A-12 Avenger: The Stealth Bomber on Aircraft Carriers
A-12 Avenger. Image credit: Creative Commons.
The A-12 Avenger faced insurmountable challenges. Initial predictions about its stealth coating turned out to be excessively optimistic, leading to modifications that increased its weight and, therefore, its development costs.

McDonnell Douglas proposed the A-12 Avenger, an innovative flying wing design reminiscent of the B-2 Spirit but on a smaller scale.


Weapons perish for various reasons: bad timing, defense austerity, inadequate personnel, bureaucratic complexities or because it was initially a bad idea. However, some defense systems, despite poor management, manage to endure if they serve a specific niche effectively.

This analysis explores five defensive systems that, if they had endured, could have revolutionized key aspects of defense, impacting not only the military-industrial base but also war strategies and acquisition processes. It should be noted that not all cancellations are negative; some are made with just cause.

Impact of canceled projects on defense strategy

During the early 1960s, the US Army began to appreciate the potential of helicopter aviation, having employed them for reconnaissance and evacuation since the end of World War II and throughout the Korean conflict.

With technological advancement, the vision of developing helicopters capable of executing a broader range of missions emerged, with the AH-56 Cheyenne being the protagonist of this new approach.

This helicopter, promising for its high speed and attack capacity, was projected to escort transport missions or execute ground support operations autonomously, promising speeds of up to 275 miles per hour thanks to its advanced propulsion system.

However, the Cheyenne was besieged by his ambition. The fundamental technologies for its development were not yet perfected, leading to failures in the prototypes and fatal accidents.

The Air Force, fearful of losing close air support missions to the Army, showed strong opposition to the project, even proposing the development of a fixed-wing attack aircraft, which would later materialize in the A-10, to supplant the Cheyenne. Financing was also compromised by the Vietnam War, which restricted budgets and diverted resources.

The AH-56 Cheyenne never materialized, but its cancellation did not spell the end of the Army’s ambition for an advanced attack helicopter, later culminating in the adoption of the AH-64 Apache.

Although safer and more conventional than the Cheyenne, the choice of the Apache marked a limit on the potential innovation of Army military aviation, demonstrating how strategic decisions and technological and financial challenges can profoundly influence the development of military capabilities.

The B-70 Valkyrie: between legacy and legend in aviation

The XB-70 Valkyrie
The B-70 Valkyrie, conceived to replace the B-52 Stratofortress and B-58 Hustler, represented a revolution in strategic aviation, designed to fly over enemy airspace at extreme altitudes and speeds exceeding Mach 3.

This bomber, praised by a generation of officers influenced by the Combined Bomber Offensive of World War II, was seen as the future of the United States Air Force. Beyond its operational capabilities, the B-70 Valkyrie stood out for its aesthetic design, reminiscent more of a spacecraft than a conventional aircraft, a legacy that endures in its prototype exhibited at the National Museum of the United States Air Force.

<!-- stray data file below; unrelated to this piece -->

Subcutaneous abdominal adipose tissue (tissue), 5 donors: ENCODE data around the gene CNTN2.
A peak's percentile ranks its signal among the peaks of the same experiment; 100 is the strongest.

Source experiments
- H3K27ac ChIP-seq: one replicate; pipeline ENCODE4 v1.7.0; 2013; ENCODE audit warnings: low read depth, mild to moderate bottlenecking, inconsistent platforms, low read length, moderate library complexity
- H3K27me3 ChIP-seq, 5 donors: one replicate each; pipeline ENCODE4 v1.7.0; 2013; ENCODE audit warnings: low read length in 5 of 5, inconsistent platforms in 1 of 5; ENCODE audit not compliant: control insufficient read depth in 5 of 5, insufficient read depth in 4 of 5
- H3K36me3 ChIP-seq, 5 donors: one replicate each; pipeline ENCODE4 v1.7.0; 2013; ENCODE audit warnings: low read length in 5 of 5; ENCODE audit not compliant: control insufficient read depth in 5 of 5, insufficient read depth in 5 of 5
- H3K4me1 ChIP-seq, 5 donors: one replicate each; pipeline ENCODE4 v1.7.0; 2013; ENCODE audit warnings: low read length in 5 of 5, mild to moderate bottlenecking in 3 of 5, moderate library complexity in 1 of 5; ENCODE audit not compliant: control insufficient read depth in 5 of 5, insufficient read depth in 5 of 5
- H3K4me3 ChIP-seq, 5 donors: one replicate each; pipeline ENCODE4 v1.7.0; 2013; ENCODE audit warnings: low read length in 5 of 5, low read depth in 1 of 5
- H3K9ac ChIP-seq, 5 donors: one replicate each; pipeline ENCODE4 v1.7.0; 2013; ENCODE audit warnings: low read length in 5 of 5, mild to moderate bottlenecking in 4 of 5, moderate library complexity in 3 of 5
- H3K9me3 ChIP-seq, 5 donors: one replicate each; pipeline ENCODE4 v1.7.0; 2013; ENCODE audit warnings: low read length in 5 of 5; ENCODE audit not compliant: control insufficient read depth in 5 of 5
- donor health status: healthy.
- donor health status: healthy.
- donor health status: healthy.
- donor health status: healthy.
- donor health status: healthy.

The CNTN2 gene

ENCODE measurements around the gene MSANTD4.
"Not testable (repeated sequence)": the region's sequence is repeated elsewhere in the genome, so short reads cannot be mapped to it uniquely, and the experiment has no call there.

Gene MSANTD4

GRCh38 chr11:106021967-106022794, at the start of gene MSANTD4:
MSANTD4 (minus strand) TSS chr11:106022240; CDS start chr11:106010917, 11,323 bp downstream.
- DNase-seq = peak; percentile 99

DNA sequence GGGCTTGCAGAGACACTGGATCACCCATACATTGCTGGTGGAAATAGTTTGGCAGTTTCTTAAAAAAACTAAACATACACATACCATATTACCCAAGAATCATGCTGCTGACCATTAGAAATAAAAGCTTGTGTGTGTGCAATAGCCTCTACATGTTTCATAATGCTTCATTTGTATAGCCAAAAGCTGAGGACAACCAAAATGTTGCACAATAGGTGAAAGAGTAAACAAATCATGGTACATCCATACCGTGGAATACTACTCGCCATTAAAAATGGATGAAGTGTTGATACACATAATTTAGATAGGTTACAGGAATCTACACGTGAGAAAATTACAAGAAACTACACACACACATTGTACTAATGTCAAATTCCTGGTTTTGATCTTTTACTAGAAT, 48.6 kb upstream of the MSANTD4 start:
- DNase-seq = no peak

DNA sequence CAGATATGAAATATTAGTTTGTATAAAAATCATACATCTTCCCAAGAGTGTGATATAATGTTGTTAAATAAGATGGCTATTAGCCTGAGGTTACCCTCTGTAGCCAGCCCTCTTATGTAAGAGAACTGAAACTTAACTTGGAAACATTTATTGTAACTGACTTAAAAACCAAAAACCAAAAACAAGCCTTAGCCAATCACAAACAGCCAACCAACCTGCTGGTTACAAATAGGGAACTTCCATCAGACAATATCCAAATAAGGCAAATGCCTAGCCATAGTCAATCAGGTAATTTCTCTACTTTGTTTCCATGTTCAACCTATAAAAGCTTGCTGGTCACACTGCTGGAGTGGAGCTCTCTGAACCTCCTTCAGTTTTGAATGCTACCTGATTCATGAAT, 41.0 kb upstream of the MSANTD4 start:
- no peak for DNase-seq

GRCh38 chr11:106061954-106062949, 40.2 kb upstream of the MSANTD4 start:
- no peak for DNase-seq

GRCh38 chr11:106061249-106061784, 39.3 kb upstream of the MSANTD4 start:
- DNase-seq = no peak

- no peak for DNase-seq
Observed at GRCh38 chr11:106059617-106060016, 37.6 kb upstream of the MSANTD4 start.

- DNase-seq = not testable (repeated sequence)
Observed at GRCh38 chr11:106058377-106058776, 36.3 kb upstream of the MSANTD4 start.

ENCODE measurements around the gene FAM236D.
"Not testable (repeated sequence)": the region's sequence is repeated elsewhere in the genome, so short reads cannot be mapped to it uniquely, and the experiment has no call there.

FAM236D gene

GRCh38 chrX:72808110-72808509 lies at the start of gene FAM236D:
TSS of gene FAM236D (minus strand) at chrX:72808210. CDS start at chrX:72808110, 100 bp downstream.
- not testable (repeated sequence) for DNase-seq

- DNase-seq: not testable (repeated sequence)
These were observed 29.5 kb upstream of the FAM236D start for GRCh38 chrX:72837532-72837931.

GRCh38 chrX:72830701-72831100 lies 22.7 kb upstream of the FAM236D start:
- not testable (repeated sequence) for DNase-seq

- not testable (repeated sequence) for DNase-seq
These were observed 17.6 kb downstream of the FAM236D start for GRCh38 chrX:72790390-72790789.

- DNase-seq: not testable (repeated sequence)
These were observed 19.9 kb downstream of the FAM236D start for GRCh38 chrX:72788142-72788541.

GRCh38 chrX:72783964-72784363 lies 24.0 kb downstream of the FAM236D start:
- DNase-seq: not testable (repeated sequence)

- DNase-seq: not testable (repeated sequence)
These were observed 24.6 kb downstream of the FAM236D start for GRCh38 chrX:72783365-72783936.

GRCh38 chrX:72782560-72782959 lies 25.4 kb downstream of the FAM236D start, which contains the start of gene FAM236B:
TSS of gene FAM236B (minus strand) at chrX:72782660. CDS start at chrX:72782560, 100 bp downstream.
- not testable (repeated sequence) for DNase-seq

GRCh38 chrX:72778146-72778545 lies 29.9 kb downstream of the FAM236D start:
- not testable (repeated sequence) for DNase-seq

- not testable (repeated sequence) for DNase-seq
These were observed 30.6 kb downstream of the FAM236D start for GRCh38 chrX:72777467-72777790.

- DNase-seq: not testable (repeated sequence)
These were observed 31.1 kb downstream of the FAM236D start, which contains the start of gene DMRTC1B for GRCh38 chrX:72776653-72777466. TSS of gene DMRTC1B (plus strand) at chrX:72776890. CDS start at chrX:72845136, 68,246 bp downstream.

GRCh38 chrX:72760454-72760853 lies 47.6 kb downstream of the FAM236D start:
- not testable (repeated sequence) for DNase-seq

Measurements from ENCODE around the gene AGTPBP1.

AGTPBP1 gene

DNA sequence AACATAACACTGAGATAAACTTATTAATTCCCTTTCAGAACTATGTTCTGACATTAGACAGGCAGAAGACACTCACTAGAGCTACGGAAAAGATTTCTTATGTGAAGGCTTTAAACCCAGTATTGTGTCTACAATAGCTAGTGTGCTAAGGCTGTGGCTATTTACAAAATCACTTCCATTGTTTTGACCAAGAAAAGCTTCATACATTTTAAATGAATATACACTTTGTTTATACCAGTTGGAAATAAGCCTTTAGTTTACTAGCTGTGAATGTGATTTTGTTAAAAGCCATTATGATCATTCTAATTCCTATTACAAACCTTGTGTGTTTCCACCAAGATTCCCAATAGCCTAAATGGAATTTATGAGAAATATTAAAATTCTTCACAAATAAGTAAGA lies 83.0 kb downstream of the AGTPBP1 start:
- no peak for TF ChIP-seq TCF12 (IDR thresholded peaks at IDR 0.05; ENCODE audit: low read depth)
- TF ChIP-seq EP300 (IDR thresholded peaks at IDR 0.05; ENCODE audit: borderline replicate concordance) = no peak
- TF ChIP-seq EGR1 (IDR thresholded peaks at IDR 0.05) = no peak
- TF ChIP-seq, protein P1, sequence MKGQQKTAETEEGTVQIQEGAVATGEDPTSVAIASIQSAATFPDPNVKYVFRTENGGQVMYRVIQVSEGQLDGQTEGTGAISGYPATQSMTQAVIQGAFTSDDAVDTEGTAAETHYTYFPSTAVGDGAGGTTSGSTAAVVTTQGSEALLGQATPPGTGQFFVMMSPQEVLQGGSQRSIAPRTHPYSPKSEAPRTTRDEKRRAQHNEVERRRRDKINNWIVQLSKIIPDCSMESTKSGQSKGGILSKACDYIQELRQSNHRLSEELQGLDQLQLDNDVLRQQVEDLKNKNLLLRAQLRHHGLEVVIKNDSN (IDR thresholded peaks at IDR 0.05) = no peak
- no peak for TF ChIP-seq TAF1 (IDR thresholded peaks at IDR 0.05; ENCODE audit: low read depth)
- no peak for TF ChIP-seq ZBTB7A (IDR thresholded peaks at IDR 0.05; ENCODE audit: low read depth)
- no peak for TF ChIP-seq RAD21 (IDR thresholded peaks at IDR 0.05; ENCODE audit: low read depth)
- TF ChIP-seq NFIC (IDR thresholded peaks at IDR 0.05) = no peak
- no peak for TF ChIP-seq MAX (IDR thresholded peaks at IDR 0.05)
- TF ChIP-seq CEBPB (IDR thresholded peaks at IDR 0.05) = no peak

However, the Valkyrie project ran into significant financial and strategic obstacles. The investment required for its development and production raised questions among key figures such as President Eisenhower and Secretary of Defense Robert McNamara, especially in a context where intercontinental ballistic missiles promised to be a more effective and safer means of deploying nuclear weapons.

The evolution of Soviet interception and air defense capabilities also questioned the operational viability of the B-70, increasing the risks associated with its primary mission.

After the construction of just two prototypes and the loss of one of them in an incident during a demonstration, the B-70 program was suspended, giving way years later to the B-1B, which, although it shared some similarities with the Valkyrie, marked a different approach to strategic air strategy.

History suggests that the cancellation of the B-70, although controversial, likely prevented a diversion of critical resources from other vital aspects of military air capability, including tactical aviation and missile force. The operational flexibility demonstrated by the B-52 and B-1B, attributable in part to their greater crew capabilities, contrasts with the limitations that the Valkyrie would have imposed.

McNamara’s decision to cancel the program can be viewed retrospectively as a safeguard against a potential procurement crisis that would have negatively impacted the Air Force for decades, emphasizing the importance of adaptability and prudence in weapons systems development.

The A-12 Avenger: A Stealthy Unfulfilled Promise in Naval Aviation

A-12 Avenger: The Stealth Bomber on Aircraft Carriers
A-12 Avenger: The Stealth Bomber on Aircraft Carriers

The vision of integrating a stealth attack bomber capable of operating from aircraft carriers emerged in the mid-1980s, with the United States Navy seeking a replacement for the A-6 Intruder. In this context, McDonnell Douglas proposed the A-12 Avenger, an innovative flying wing design reminiscent of the B-2 Spirit but on a smaller scale.

This project promised to revolutionize the concept of deep strikes, combining stealth technology with the versatility of aero-naval operations. The expectation extended to the Air Force, considering the A-12 Avenger as a potential successor to the F-111 Aardvark.